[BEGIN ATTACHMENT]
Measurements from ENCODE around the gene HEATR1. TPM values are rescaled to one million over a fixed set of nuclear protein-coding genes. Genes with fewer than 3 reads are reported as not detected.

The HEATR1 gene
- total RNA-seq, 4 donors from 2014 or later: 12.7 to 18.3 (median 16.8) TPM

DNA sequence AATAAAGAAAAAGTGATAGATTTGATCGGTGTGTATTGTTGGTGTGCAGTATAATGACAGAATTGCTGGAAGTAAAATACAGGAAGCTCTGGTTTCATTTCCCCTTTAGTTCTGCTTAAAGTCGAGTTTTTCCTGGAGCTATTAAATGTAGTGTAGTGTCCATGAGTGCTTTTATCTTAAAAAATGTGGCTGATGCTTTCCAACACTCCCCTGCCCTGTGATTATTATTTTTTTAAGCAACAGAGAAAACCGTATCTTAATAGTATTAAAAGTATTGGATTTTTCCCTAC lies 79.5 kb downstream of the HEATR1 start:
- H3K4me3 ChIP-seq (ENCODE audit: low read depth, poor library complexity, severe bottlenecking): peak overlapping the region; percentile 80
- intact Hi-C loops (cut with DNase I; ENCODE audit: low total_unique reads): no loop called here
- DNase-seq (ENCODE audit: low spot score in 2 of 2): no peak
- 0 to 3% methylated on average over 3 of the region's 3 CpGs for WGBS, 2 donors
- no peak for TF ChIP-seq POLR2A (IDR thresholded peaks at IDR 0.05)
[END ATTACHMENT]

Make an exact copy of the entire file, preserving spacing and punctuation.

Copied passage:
Measurements from ENCODE around the gene HEATR1. TPM values are rescaled to one million over a fixed set of nuclear protein-coding genes. Genes with fewer than 3 reads are reported as not detected.

The HEATR1 gene
- total RNA-seq, 4 donors from 2014 or later: 12.7 to 18.3 (median 16.8) TPM

DNA sequence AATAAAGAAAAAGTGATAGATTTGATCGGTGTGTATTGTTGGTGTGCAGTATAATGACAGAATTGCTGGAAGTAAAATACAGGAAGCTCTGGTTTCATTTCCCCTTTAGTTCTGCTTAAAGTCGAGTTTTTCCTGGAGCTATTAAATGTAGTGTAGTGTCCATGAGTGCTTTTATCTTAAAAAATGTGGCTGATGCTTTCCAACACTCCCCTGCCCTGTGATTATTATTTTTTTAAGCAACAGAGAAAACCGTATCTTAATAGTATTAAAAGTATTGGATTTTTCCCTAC lies 79.5 kb downstream of the HEATR1 start:
- H3K4me3 ChIP-seq (ENCODE audit: low read depth, poor library complexity, severe bottlenecking): peak overlapping the region; percentile 80
- intact Hi-C loops (cut with DNase I; ENCODE audit: low total_unique reads): no loop called here
- DNase-seq (ENCODE audit: low spot score in 2 of 2): no peak
- 0 to 3% methylated on average over 3 of the region's 3 CpGs for WGBS, 2 donors
- no peak for TF ChIP-seq POLR2A (IDR thresholded peaks at IDR 0.05)